One of most difficult parts of maintaining a mindful lifestyle is how quickly we drift off into mindlessness.
It is our default mode because the mind is always looking for something to be interested in. It wants the spotlight, so it cycles through a playlist of topics until it hits on something that gets our attention.
Here are the things that pulled me away this morning during meditation:
- Thinking about a new wrestling gimmick for B
- Thinking about the people we met this weekend, and how much I liked them
- Thinking about how part of being mindful is enjoying where you are, no matter where you are (notice how crafty the mind is, pulling me into mindlessness by thinking about mindfulness).
- Thinking about this idea as a blog topic, about how I like to mine places for all they are worth rather than go a bunch of new places
- Writing the blog in my head
- Thinking about the fact that there are cool places in the world I haven’t been, and which ones I would like to visit
I wake up and sit down to meditate immediately, so this was literally all in the first three minutes of my day. Multiply this times 300 and it gives you an idea of how distracted we are as people. Luckily, I was able to catch this train of thought and let it go, but some days I get caught up in it.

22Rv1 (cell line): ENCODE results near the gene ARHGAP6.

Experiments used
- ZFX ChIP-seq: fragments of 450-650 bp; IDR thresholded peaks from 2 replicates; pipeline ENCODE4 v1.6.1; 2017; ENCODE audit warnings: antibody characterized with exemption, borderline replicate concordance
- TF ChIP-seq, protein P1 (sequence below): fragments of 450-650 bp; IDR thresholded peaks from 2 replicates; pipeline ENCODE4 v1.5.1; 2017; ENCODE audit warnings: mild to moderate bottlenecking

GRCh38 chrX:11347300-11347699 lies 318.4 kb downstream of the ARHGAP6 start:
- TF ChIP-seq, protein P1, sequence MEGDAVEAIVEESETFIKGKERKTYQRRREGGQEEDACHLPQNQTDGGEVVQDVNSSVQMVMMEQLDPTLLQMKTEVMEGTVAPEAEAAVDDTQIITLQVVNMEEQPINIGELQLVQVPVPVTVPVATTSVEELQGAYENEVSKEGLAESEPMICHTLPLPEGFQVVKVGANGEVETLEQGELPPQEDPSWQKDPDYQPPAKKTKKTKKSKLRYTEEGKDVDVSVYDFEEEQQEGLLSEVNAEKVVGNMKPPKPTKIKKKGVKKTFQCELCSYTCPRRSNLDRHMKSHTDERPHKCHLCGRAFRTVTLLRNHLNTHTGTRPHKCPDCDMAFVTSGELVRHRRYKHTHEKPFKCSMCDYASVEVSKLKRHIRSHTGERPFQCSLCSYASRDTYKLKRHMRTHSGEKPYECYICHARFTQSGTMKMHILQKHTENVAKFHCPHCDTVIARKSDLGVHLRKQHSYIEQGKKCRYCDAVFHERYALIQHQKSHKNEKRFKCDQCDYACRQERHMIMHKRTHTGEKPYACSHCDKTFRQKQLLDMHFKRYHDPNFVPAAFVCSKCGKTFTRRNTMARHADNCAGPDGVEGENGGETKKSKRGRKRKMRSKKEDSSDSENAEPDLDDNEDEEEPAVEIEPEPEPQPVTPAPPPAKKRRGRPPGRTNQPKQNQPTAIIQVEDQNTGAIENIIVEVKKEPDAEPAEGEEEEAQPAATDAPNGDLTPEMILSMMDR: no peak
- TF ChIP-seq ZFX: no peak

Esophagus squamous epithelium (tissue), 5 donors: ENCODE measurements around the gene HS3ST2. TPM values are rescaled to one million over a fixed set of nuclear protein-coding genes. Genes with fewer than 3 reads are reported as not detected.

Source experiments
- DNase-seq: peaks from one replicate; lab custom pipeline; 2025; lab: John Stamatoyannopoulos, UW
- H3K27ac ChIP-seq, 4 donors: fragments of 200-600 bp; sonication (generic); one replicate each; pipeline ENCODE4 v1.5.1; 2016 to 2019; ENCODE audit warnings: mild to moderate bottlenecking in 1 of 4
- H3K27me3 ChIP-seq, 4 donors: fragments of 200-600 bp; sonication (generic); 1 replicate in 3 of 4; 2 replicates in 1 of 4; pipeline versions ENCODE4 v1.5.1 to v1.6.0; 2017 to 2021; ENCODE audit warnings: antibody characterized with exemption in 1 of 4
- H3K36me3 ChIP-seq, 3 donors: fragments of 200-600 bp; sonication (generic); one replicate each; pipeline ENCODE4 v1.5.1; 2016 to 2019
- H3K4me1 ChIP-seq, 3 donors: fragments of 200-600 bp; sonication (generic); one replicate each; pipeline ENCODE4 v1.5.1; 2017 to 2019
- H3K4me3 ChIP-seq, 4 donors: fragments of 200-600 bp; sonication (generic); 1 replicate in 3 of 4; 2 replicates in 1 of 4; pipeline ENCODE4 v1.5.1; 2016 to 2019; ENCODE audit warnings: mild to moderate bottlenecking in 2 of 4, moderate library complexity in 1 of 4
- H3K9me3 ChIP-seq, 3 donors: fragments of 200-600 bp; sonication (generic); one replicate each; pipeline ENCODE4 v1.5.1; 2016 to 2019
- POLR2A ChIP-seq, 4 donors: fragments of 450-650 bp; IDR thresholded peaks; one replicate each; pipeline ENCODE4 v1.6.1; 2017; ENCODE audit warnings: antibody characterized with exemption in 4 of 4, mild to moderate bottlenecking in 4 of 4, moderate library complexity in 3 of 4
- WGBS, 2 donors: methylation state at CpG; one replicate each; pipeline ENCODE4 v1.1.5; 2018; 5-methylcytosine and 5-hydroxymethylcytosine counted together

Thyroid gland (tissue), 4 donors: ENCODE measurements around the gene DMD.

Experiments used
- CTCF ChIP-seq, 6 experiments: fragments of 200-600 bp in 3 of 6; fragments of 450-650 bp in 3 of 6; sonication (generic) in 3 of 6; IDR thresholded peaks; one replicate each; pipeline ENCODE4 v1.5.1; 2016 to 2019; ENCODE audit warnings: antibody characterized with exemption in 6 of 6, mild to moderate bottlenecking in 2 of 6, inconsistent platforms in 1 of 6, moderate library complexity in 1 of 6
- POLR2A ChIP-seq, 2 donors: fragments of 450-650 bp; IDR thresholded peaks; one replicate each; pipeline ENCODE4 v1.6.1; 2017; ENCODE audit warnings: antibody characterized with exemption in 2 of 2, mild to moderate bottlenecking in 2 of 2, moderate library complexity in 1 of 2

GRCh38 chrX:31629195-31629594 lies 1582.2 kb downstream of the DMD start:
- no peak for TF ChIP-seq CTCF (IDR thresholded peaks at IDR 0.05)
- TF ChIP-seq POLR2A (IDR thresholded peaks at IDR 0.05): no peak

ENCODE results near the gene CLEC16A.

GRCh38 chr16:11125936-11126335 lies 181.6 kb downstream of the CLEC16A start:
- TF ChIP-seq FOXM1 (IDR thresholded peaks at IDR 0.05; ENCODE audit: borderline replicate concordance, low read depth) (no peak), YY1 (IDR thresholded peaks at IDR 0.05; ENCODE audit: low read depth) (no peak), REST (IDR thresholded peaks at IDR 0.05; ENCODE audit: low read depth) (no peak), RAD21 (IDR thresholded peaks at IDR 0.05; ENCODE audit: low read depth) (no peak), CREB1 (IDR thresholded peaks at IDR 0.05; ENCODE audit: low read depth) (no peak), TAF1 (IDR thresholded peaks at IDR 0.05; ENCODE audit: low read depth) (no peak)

One of the easiest ways to remain mindful is to simply treat everything you do as sacred or important, to not allow any task to be bothersome or annoying or petty. This is also one of those Keystone Habits that can make a tremendous difference in all areas of your life.
Here are some examples from this morning:
- Wrapping the bread up and putting it where it goes instead of leaving it out on the counter
- Trying not to spill any coffee, and sweeping up any that did fall out of the little Keurig reusable cup.
- Rinsing the dishes well before putting them in the dishwasher
- Taking time in my journaling instead of phoning it in
- Not pounding on the keys of my computer. I hunt and peck when I type, so I can really bang on it if I am not mindful. I am trying to maintain an awareness of each key as I type.
These things leave my kitchen cleaner, cause me to be more intentional with my day, cut down on misspelled words and will prolong the life of my computer.
Intention in every moment and taking care of the things we have are mindful practices.
This idea isn’t new. It is much of the premise of Practicing the Presence of God and the study of Zen. This is where things like the Japanese Tea Ceremony and using archery or calligraphy as meditation come from. In Judaism there are prayers of gratitude for everything, including using the bathroom.
What would happen if you looked for the beauty and sacredness in every task you perform today?
What would it be like to remain mindful of every action, no matter how mundane or automatic it is?
Is there anything to be unhappy about if we cherish every moment we have?
Thanks for reading.